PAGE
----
Swansea University Medical School provided reflections on the power of language to influence change by engaging people’s values and by using a strategic communications model. Their work highlighted the dangers of a deficit model and one-way communications which can come across as patronising, having an awareness of perceptions and challenges around terms including overuse of the term ‘culture change’ which can quickly become meaningless jargon, addressing the myth of meritocracy and the belief of fatalism – that we are all powerless to change a situation, which can lead to anxiety and action paralysis. Talk of structural inequality can be balanced with approaches that provide agency and suggest solutions and that support the identification of positive impact and progress towards change.
We've heard you - now let's listen: A listening rooms analysis of the experiences of Black and ethnically minoritised students, Reem ElKosseer, University of Leeds
Leeds University Business School featured their student listening rooms by addressing the challenges of navigating institutional support and identity politics with a focus on the experiences of black and ethnically minoritised students. They provided recommendations that supported the need for collaboration by the entire university community to engage directly with students in ways that enable them to be their authentic selves.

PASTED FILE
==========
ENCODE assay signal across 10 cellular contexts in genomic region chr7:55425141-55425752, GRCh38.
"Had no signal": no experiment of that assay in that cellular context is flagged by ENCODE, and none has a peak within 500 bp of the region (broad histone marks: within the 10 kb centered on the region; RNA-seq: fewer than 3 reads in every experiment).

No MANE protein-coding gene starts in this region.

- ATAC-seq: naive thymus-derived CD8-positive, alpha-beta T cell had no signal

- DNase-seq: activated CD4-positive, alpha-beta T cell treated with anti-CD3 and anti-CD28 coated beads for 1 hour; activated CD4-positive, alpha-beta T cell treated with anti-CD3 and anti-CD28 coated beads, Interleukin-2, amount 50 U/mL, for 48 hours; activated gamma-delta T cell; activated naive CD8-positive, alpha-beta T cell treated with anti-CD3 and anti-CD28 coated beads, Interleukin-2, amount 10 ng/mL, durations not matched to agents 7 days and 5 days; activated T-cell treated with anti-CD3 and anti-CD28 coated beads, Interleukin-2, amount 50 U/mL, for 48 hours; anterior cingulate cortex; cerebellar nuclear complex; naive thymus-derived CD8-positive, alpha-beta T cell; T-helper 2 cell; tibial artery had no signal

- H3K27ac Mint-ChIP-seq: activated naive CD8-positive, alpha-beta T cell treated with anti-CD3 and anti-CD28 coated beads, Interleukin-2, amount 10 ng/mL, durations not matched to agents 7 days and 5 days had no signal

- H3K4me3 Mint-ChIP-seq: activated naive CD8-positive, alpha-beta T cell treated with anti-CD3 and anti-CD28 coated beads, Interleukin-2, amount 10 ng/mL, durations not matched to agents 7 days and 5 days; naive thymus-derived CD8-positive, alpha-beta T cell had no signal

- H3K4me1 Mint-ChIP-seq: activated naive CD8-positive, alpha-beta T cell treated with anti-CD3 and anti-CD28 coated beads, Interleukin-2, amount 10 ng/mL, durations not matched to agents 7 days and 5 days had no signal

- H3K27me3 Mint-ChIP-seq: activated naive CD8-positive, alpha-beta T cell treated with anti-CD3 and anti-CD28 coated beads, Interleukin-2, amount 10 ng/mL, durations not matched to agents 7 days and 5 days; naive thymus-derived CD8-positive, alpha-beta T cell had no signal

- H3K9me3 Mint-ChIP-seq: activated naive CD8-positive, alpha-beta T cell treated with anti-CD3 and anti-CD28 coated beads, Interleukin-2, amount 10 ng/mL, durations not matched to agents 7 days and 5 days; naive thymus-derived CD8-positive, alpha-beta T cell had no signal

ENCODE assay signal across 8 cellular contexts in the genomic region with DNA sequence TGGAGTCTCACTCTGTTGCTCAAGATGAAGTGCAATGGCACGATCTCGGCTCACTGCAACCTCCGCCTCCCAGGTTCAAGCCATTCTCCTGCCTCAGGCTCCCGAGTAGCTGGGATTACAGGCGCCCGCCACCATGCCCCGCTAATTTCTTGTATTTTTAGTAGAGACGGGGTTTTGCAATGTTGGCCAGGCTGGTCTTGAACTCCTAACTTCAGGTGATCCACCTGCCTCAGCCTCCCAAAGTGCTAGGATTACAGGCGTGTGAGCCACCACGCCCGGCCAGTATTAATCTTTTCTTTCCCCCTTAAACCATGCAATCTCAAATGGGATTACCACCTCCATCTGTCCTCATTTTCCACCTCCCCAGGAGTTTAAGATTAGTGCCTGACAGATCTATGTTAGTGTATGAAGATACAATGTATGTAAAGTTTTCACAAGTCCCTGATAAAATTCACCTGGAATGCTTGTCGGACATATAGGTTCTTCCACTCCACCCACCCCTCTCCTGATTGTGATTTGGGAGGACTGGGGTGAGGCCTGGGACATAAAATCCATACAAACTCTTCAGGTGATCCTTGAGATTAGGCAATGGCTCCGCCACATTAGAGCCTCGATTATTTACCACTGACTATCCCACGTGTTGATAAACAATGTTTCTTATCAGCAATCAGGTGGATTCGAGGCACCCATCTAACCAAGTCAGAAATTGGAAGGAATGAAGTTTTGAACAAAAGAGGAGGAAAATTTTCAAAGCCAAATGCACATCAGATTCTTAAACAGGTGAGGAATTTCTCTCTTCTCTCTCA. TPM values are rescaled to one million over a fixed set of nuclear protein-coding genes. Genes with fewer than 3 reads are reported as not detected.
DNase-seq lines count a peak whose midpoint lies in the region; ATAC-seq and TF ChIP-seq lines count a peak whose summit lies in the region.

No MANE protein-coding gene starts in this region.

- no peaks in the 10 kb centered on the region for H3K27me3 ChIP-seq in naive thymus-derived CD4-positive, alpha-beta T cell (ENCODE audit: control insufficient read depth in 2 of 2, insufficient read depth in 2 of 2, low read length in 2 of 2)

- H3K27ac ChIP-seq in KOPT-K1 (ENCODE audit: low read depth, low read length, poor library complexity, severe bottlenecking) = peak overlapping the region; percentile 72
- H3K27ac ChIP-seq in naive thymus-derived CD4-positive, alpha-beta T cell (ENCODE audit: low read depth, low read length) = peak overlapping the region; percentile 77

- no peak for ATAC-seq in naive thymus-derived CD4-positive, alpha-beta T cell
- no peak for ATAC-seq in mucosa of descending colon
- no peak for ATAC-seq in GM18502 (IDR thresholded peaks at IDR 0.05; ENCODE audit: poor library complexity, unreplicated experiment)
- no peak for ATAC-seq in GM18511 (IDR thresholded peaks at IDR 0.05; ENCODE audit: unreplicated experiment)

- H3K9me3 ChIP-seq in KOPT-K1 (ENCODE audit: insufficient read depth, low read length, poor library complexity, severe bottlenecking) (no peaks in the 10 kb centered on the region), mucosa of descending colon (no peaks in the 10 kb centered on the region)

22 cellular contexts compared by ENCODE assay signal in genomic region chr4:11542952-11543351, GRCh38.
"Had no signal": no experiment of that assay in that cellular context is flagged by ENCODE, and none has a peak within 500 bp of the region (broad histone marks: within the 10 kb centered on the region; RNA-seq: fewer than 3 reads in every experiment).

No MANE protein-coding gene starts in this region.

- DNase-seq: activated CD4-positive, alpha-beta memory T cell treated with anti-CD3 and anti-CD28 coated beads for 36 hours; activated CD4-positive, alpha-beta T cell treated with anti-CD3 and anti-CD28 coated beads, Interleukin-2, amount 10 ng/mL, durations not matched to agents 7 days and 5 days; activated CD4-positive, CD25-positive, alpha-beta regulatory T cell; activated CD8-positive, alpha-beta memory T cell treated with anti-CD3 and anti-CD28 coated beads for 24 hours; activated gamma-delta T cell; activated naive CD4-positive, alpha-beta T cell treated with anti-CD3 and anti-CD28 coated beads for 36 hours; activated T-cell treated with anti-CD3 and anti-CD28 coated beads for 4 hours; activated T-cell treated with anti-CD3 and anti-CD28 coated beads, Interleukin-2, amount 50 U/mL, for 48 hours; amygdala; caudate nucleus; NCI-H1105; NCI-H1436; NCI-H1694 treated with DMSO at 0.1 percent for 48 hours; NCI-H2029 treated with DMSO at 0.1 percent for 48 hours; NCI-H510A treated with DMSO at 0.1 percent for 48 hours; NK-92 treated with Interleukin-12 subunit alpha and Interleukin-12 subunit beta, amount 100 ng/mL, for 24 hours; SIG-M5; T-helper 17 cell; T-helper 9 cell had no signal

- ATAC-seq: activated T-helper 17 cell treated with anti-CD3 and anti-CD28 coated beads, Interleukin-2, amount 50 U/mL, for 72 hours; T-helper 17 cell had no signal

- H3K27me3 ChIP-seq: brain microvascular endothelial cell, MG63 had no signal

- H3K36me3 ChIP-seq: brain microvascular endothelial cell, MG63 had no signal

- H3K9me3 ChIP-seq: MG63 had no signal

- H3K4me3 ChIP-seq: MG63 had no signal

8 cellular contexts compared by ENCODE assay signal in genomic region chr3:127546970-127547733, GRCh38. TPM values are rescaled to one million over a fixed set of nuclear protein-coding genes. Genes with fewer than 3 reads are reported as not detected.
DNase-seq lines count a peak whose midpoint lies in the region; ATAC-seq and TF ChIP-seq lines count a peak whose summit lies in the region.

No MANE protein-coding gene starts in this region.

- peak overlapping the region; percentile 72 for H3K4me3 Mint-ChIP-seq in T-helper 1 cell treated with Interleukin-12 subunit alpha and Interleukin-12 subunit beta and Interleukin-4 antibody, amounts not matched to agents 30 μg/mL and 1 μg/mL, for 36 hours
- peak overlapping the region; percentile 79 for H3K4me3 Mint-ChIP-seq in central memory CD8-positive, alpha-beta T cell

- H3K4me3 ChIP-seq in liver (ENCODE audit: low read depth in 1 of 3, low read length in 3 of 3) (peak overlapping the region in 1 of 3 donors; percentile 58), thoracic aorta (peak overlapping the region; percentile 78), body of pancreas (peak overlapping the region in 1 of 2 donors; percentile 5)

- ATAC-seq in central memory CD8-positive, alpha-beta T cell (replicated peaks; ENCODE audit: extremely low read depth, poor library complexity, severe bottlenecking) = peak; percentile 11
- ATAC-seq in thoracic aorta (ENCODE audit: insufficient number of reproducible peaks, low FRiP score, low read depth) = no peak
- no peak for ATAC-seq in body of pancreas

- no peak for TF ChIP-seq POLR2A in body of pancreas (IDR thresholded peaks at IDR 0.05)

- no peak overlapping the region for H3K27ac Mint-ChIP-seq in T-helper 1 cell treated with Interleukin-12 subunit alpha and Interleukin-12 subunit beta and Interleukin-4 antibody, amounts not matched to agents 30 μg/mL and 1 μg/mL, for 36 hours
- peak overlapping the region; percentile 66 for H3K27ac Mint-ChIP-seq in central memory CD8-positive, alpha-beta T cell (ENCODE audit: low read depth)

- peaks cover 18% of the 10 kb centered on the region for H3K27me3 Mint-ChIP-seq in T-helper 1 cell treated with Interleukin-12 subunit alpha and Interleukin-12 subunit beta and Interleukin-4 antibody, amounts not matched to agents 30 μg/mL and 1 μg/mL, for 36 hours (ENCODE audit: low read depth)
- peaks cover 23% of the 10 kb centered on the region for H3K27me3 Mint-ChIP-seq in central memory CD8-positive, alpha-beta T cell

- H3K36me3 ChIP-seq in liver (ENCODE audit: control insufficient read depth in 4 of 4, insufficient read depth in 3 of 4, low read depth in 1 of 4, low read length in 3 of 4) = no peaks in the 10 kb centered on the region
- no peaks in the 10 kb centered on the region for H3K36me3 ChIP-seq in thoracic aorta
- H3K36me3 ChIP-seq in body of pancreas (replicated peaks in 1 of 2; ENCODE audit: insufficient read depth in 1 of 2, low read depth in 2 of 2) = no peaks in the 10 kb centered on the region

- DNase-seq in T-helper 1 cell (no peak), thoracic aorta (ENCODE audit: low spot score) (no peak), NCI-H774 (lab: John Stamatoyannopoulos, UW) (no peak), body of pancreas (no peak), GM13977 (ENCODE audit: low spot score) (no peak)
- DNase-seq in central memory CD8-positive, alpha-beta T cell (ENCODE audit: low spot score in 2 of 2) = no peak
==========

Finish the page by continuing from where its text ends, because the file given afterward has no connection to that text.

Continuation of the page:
An intervention-led approach to inclusive technical workforces in UK higher education and research, Mi-Talent
Mi-Talent’s intervention led approach to inclusive technical workforces focused on the critical value of the HE sector’s technical community, providing EDI demographics across the workforce and describing projects that focused on practical tools to support the recruitment of a more diverse workforce, as well as a programme to support women in technical leadership.
Drawing is contagious, Kimberly Hall, University of Gloucestershire, Lucy Williams, University of Nottingham
The University of Gloucestershire and University of Nottingham's illustration contained the heading ‘drawing is contagious.’ This visual encouraged us to explore time and place through fantastical imagery of symbols, mythical creatures and sailing ships. Contained in the centre of the image was knowledge which is so key to everything we do in higher education.